1. Happy Monday! We start today with the topic of charter school funding. Specifically, the state budget proposal to increase funding for high-performing charters. Our own Chad Aldis tried valiantly to explain the sitch here, but we still ended up with a piece rife with misinformation (“…money would be pulled from traditional public schools…”), unsubstantiated comments from unnamed individuals (“Some who oppose the increase believe…”) and some unfortunate stalker-y looking shots of two Columbus charter school buildings shimmering in last week’s heat haze. Is it too late for me to take back that happy Monday greeting? (Spectrum News 1, 6/24/19)
  2. Speaking of the budget, the topic of graduation requirements came up in certain quarters over the weekend. Quelle surprise. Fordham, as a contributor to the set of requirements currently in the Senate version of the state budget, is namechecked in the Blade’s coverage from Sunday. (Toledo Blade, 6/23/19)
  3. Super interesting story here regarding a record number of Clark County students simultaneously earning their associate degrees along with their high school diplomas this year. Credit for this is given to the state’s College Credit Plus program, but a couple of things are worth noting. First up, a huge number of those dual enrollment students come from the Global Impact STEM Academy. Their access would be a baked-in part of their work at the independent STEM school (be still my heart) and nothing to do with CCP. And also, who let that online charter school student in there to say nice things? (Springfield News-Sun, 6/22/19)
  4. I have often noted here that references to the Life Skills High School in the Elyria Chronicle usually omit the term “charter school”. This latest piece, looking at the school’s recent graduation, is no different. However, the piece does very casually announce that this is the last graduating class the dropout recovery charter school will ever produce because, it appears, this charter school will become a program of a local school district starting next year. (Another one of those unheard-of-before-this-year charter school “absorptions”, you reckon?) Perhaps the good folks at the Chronicle knew something we didn’t all those times they omitted the term “charter school”. (Elyria Chronicle, 6/22/19)
  5. Speaking of graduates, some districts in far southern Ohio are exploring the idea of adopting what is called “Portrait of a Graduate”. That is, guidelines for “fundamental characteristics” they want their students possess by the time they graduate. Sounds good in theory, but upon closer inspection, I came away with questions. The idea is for districts to select “four to six” of these fundamental characteristics, but there is a list of 30 for them to choose from. What, exactly, are the expendable items and why? Aren’t they all important? And how do they connect with, you know, learning stuff? Luckily, the spokesdude from Battelle for Kids (the folks pushing this idea) says, “This is not intended to be a shift away from what the districts have been doing, the deep, rigorous academic content will still ensure that standards are met.” Thank goodness no one is asking schools to pick and choose those things, amiright? (Marietta Times, 6/22/19)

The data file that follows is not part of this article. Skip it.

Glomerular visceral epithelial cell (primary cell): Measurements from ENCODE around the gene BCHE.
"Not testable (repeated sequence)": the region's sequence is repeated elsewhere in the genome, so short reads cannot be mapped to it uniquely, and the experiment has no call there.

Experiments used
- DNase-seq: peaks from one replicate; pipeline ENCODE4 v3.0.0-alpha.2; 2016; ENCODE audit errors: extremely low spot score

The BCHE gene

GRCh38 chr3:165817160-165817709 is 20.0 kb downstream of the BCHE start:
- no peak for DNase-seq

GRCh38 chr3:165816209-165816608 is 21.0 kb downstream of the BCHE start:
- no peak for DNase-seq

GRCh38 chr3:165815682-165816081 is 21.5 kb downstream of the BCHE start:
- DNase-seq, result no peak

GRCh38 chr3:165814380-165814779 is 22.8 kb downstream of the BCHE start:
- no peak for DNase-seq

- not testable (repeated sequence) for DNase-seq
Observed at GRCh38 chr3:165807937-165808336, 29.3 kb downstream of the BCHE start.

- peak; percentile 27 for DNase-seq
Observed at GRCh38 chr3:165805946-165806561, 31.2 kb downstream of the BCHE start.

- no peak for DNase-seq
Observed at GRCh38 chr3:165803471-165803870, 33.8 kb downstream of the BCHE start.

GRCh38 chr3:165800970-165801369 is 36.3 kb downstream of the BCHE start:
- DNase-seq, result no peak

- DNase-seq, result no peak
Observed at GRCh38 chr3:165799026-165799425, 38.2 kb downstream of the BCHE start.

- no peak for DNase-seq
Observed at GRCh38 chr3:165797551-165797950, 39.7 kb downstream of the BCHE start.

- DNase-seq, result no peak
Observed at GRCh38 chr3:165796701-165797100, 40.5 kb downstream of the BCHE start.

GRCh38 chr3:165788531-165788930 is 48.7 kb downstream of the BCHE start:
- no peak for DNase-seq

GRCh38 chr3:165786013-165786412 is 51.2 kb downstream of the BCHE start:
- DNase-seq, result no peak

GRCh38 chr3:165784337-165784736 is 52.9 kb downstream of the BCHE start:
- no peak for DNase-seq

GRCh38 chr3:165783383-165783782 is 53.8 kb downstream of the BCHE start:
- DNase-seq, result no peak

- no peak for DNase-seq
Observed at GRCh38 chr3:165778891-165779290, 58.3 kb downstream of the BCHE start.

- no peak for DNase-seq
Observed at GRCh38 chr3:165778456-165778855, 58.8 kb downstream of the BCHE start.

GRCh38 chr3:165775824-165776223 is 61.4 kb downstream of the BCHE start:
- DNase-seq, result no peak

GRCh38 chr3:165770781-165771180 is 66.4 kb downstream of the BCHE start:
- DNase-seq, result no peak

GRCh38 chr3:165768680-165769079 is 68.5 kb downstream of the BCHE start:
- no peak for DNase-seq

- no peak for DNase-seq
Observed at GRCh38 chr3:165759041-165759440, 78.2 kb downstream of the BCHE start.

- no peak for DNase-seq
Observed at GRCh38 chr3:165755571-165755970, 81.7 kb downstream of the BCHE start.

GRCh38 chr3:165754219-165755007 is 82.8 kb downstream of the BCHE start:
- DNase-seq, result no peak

6. Also speaking of graduates, the president of Ohio Excels had a commentary piece in Crain’s Cleveland Business over the weekend about how best to equip students for their place in the future workforce of Ohio. (Crain’s Cleveland Business, 6/23/19)
  7. Editors in Akron opined this weekend on their preferred method of state intervention in chronically underperforming school districts. That preferred method rhymes with the word “honey”. And lots of it. (Youngstown Vindicator, 6/23/19)
  8. Finally today: the view from Dayton. It is probably good that I can’t quite tell where the DDN stands on the issue of Academic Distress Commissions based on this piece. On the one hand, they quote recent legislative testimony from the elected board president of Dayton City Schools: “We are strategically acting to improve our schools. We know what has to be done, and as the policy-making body for the Dayton schools, the school board is acting to implement the right programs and interventions for our students.” And on the other hand, they reference recent legislative testimony from the outgoing CEO of Youngstown City Schools where he explains that he has implemented such “programs and interventions” already and is seeing clear and steady progress. Choices choices. (Dayton Daily News, 6/24/19)

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Jeff Murray is a lifelong resident of central Ohio. He previously worked at School Choice Ohio and the Greater Columbus Arts Council. He has two degrees from the Ohio State University. He lives in the Clintonville neighborhood with his wife and twin daughters. He is proud every day to support the Fordham mission to help make excellent education options more numerous and more readily available for families and…

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